We will briefly summarize a summary of the linear regression before implementing it using Tensorflow. Since we will not go into details of either linear regression or Tensorflow, please read the following articles for more details:
w
— a vector named Weights, a b
— scalar named Bias . The weights and biases are called the parameters of the model.
All we need to do is estimate the value of w and b from a given dataset, so that the resulting hypothesis gives the least J value
which is defined by the following cost function
where m
— the number of data points in a given dataset. This cost function is also called root mean square error .
To find the optimized value of parameters for which J
is minimal, we will use a commonly used optimizer algorithm called gradient descent . Below is the pseudocode for gradient descent:
Repeat untill Convergence {w = w  α * δJ / δw b = b  α * δJ / δb}where
α
— hyperparameter called learning rate .Tensorflow
Tensorflow — is an open source computing library created by Google. It is a popular choice for building applications that require high performance numerical computing and / or require GPUs for computational purposes. These are the main reasons why Tensorflow is one of the most popular solutions for machine learning applications, especially deep learning. It also has APIs like Estimator that provide a high level of abstraction when building machine learning applications. In this article, we will not be using any highlevel APIs, rather we will be building a linear regression model using lowlevel Tensorflow in lazy execution mode, during which Tensorflow creates a directed acyclic graph or DAG that keeps track of everything calculations, and then performs all the calculations done inside a Tensorflow session .
Implementation
Let`s start by importing the required libraries. We will be using Numpy along with Tensorflow for calculations and Matplotlib for plotting.

To make random numbers predictable, we`ll define fixed seeds for Numpy and Tensorflow.
np.random.seed (
101
)
tf.set_random_seed (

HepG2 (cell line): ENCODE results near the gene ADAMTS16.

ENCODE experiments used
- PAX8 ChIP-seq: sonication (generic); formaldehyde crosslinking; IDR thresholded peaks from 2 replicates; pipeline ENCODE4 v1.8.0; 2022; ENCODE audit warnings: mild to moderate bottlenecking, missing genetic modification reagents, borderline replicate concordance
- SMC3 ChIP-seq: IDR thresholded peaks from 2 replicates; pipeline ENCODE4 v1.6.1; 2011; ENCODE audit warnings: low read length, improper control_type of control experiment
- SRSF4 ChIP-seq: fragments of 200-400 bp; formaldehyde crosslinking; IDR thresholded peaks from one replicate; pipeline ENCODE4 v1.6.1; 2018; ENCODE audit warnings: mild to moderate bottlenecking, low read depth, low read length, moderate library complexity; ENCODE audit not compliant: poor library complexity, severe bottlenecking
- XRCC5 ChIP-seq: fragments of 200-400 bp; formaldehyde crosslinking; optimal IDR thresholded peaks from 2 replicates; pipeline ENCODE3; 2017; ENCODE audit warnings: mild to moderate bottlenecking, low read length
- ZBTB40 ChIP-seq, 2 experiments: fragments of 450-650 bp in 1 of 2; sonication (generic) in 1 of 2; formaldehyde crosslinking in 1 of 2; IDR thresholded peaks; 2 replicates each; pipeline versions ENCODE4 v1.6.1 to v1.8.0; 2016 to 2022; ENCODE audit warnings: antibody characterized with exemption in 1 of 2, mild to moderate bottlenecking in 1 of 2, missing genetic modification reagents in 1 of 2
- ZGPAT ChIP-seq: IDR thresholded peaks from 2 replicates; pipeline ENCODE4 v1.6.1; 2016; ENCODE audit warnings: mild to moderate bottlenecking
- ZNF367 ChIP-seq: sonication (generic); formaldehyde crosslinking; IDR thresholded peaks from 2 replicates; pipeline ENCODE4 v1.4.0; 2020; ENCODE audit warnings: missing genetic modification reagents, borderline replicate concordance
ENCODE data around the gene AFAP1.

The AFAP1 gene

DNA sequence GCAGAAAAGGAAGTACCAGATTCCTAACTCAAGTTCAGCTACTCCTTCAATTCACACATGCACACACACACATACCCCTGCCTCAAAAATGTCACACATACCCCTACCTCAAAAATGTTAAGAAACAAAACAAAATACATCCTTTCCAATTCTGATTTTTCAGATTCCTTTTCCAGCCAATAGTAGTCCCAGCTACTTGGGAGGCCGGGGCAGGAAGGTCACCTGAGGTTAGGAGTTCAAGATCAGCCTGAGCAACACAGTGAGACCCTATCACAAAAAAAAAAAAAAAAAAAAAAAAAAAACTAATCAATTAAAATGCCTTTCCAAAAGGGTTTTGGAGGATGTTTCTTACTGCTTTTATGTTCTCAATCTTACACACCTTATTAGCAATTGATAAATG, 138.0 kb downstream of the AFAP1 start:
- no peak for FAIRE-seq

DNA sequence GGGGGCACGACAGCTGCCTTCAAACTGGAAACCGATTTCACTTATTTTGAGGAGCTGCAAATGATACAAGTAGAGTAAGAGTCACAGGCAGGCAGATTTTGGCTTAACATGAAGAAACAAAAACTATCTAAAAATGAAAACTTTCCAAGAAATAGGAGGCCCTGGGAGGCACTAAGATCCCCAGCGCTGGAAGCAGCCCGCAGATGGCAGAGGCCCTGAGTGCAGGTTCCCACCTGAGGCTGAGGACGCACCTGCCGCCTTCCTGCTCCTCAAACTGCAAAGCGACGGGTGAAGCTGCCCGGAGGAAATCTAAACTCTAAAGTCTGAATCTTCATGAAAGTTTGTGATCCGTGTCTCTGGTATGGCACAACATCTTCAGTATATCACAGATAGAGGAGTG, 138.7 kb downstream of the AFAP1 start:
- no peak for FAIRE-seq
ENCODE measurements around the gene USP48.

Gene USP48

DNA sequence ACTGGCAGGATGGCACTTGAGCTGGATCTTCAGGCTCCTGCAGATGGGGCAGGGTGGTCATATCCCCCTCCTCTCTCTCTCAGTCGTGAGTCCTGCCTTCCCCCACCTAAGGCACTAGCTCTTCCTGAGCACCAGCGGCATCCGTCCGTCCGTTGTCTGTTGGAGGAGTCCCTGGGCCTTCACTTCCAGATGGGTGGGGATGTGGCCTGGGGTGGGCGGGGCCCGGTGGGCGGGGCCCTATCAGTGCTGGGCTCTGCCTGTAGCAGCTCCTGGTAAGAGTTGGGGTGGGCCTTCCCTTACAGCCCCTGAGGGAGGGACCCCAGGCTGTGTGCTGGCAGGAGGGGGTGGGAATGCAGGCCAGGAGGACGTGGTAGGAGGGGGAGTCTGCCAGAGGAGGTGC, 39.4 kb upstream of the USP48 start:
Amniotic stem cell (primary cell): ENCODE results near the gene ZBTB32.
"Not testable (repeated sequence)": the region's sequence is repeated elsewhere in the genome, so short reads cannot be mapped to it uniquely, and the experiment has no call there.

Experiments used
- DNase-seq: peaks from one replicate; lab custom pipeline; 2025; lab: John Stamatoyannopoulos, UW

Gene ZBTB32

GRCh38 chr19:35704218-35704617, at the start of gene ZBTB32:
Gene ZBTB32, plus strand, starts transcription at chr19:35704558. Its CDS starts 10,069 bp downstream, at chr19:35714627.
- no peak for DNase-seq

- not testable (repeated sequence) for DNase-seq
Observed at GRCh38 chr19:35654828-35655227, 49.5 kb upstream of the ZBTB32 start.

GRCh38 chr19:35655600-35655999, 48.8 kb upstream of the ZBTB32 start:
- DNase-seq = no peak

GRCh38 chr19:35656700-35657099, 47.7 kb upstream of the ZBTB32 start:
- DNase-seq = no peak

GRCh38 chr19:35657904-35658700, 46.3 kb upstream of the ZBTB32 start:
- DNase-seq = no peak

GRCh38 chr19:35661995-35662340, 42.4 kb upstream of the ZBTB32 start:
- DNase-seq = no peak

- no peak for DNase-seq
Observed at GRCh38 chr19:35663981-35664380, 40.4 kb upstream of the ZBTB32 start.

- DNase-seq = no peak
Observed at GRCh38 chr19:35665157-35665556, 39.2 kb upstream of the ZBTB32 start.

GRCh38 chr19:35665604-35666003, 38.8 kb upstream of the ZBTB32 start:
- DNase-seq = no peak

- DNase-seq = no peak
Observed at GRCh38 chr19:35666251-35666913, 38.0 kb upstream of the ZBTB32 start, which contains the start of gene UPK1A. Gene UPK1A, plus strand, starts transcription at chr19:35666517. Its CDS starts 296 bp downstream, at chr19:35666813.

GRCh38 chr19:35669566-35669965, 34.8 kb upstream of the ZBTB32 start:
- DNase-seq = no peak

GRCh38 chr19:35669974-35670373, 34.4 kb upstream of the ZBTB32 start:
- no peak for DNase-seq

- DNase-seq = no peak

101
)
Now let`s generate some random data to train the linear regression model.

Let us visualize the training data.

Output:
Now we start create our model by defining placeholders X
and Y
so that we can serve our tutorials X
and Y
to the optimizer during the tutorial.
We now declare two Tensorflow trainable variables for weights and biases and initialize them randomly using np.random.randn ()
.
X
=
tf.placeholder (
"float"
)
Y
=
tf.placeholder (
"float"
)
W
=
tf.Variable (np.random.randn (), name
=
"W"
)
b
=
tf.Variable ( np.random.randn (), name
=
"b"
)
Now we define model hyperparameters, learning rate and number of epochs.
learning_rate
=
0.01
training_epochs
=
1000
Now we will build a hypothesis, the function st costs and optimizer. We will not be implementing the Gradient Descent Optimizer manually as it is built into Tensorflow. After that we will initialize the variables.

We will now start the tutorial inside a Tensorflow session.
# Start a Tensorflow session
with tf.Session () as sess:
# Initializing variables
sess.run (init)
# Loop over all eras
for
epoch
in
range
(training_epochs):
# Feed each data point to the optimizer using the Feed Dictionary
for
(_ x, _y)
in
zip
(x, y):
sess.run (optimizer, feed_dict
=
{X: _x, Y: _y})
< code class = "undefined spaces"> # Display the result every 50 epochs
if
(epoch
+
1
)
%
50
=
=
0
:
# Calculate cost per epoch
c
=
sess.run (cost, feed_dict
=
{X: x, Y: y})
print
(
"Epoch"
, ( epoch
+
1
),
": cost = "
, c,
" W = "
, sess.run (W),
"b ="
, sess.run (b))
# Store the required values for use outside the session
training_cost
=
sess.run (cost, feed_dict
=
{X: x, Y: y})
weight
=
sess.run (W)
bias
= sess.run (b)
Exit:
Epoch: 50 cost = 5.8868036 W = 0.9951241 b = 1.2381054 Epoch: 100 cost = 5.7912707 W = 0.99812365 b = 1.0914398 Epoch: 150 cost = 5.7119675 W = 1.0008028 b = 0.96044314 Epoch: 200 cost = 5.6459413 W = 1.0031956 b = 0.8434396 Epoch: 250 cost = 5.590799 W = 1.0053328 b = 0.7389357 Epoch: 300 cost = 5.544608 W = 1.007242 b = 0.6455922 = Epoch 5.5057883 W = 1.008947 b = 0.56222 Epoch: 400 cost = 5.473066 W = 1.01047 b = 0.48775345 Epoch: 450 cost = 5.4453845 W = 1.0118302 b = 0.42124167 Epoch: 500 cost = 5.421903 W = 1.0130452 b = 0.36183488 Epoch: 550 cost = 1.0141305 b = 0.30877414 Epoch: 600 cost = 5.3848577 W = 1.0150996 b = 0.26138115 Epoch: 650 cost = 5.370246 W = 1.0159653 b = 0.21905091 Epoch: 700 cost = 5.3576994 W = 1.0167387 b = 0.1812 W = 1.0167387 b = 0.1812 W = 1.0174689 750 b = 0.14747244 Epoch: 800 cost = 5.3375573 W = 1.0180461 b = 0.11730931 Epoch: 850 cost = 5.3294764 W = 1.0185971 b = 0.090368524 Epoch: 900 cost = 5.322459 W = 1.0190892 b = 0.0663058 Epoch: 950 cost = 5.3163586 W = 1.0195289 b = 0.044813324 Epoch: 1000 W = 5.311099 = 0.02561663
Now let`s see the result.

Exit :
Training cost = 5.3110332 Weight = 1.0199214 bias = 0.02561663
Note that in this case, both the weight and the offset are scalars. This is because we only looked at one dependent variable in our training data. If our training dataset has m dependent variables, then Weight will be an mdimensional vector and the bias will be scalar.
Finally, we will map out our result.

Output: